Poe's usage of colour imagery is crucial to his enquiring of Montresor's motives. He wears a silk black mask which represents the contradictory of blind justice, that is, biased revenge. In comparison, Fortunato has a costume similar to a fool or a joker and is (ironically) fooled by Montresor's concealed motives. As the two descend into Montresor's vaults, the constant allusion to the bones lining the walls foreshadows the story's descent into darker themes and is a metaphor for their trip to hell. Imagery used in ‘A Vendetta’ adds to the morbidity of revenge. As the dog attacks Ravolati, figurative language is used to emphasise the foreboding situation; “Then he stopped moving, while Semillante dug her fangs into his throat and tore it to ribbons.” Under serious stimulation, we tend to commit absurd actions that we never imagined we could. These actions are done with the purpose of getting what we believe is an eye for an eye- vengeance. Some actions- such as being vindictive can be destructive and could potentially become a serious obsession. With an unhinged mind set-, we cannot only become destructive or dangerous towards others-but also towards ourselves, our morals and ethical beliefs are seemingly absent. Maupassant challenges the reader, through his writing, to sympathise with the widow, despite the reader’s own ethical and social reservations. The conflict in this story can be perceived as both external and internal. Not only is it the Widow's vendetta against the murderer of her son, but also an internal struggle within herself to fulfil her promise to Antoine, in order to finally get a good night's sleep. Similarly, in The Cask of Amontillado Poe uses a subtle style, tone, serious themes and subconscious motivation of characters to shift his readers towards a demented point of view in which Montresor has named himself judge, jury and executioner in his tale of revenge, making him an unreliable narrator.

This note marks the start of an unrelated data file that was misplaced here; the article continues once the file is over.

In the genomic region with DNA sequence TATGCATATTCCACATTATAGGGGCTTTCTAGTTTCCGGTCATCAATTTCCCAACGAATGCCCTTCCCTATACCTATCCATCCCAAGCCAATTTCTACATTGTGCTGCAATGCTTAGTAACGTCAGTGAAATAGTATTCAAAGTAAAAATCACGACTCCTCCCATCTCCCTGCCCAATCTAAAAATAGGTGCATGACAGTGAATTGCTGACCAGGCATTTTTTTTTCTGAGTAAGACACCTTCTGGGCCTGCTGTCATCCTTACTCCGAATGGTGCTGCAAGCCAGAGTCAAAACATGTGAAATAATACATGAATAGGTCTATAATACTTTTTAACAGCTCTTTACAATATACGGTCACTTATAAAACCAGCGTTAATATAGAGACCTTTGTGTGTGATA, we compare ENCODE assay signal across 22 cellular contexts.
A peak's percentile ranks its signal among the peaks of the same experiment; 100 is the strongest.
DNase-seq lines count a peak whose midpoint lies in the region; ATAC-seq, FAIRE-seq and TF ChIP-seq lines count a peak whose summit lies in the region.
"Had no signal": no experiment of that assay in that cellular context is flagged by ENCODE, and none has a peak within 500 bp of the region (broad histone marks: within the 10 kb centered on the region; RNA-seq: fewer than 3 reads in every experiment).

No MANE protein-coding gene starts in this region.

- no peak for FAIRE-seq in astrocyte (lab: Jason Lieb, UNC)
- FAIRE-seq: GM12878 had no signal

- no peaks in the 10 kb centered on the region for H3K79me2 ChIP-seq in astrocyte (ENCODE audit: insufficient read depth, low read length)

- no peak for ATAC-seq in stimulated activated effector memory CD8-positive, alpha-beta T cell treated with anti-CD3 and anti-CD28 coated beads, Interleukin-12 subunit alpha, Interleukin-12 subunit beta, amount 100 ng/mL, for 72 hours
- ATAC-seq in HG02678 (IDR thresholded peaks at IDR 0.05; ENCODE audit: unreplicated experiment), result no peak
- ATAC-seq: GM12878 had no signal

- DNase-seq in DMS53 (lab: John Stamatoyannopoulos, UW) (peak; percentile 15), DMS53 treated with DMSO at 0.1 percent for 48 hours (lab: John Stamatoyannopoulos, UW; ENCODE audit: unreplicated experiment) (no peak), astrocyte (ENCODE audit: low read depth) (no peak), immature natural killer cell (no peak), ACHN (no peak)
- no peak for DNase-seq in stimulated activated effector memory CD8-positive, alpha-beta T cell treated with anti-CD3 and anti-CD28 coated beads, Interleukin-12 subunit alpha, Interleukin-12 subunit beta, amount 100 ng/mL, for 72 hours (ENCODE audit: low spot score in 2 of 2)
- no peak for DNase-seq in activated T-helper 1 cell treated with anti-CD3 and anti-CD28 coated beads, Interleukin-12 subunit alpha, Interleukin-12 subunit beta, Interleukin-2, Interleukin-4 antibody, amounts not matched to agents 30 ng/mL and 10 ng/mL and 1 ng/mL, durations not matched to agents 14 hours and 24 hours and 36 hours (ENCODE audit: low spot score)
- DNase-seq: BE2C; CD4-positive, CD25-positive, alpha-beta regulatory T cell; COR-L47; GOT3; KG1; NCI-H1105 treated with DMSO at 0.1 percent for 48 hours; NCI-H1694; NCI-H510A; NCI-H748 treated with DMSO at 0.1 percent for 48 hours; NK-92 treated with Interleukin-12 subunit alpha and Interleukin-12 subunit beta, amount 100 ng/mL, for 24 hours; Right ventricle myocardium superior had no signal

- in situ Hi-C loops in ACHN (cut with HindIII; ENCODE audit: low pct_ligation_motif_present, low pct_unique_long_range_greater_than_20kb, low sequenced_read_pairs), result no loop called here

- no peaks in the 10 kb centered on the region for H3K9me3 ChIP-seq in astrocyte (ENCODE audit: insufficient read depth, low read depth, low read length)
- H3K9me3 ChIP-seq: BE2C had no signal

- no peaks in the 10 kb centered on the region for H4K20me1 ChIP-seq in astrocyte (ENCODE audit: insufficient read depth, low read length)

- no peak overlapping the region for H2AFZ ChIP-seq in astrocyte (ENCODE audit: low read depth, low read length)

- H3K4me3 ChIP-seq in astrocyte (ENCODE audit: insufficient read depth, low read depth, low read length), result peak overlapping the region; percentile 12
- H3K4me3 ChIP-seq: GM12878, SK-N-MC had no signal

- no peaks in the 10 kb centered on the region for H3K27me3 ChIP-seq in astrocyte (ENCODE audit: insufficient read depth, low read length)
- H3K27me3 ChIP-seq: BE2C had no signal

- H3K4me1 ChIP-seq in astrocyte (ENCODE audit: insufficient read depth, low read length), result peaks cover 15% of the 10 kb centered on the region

Although ‘A Vendetta’ and ‘The Cask of Amontillado’ both have many similarities, they also have some differences between the two texts. Although the theme shared by the texts is the same, each of the poems have their own styles to shape the reader’s understanding of the common theme of revenge and justice. Maupassant mostly uses a realistic tone to aid the reader in understanding or empathising with the widow. By using realism, he is able to emphasise the more morbid theme of vengeance throughout the story. Poe however, mostly uses ironic humour and foreshadowing to connote the character’s hidden intentions of revenge. Every sentence in ‘The Cask of Amontillado’ is structured carefully to imply a hidden meaning or add more context to the story, without wasting a single word. ‘A Vendetta’ by Guy de Maupassant and ‘The Cask of Amontillado’ by Edgar Allan Poe both explore and shape the common theme of revenge and justice through their different styles of writing.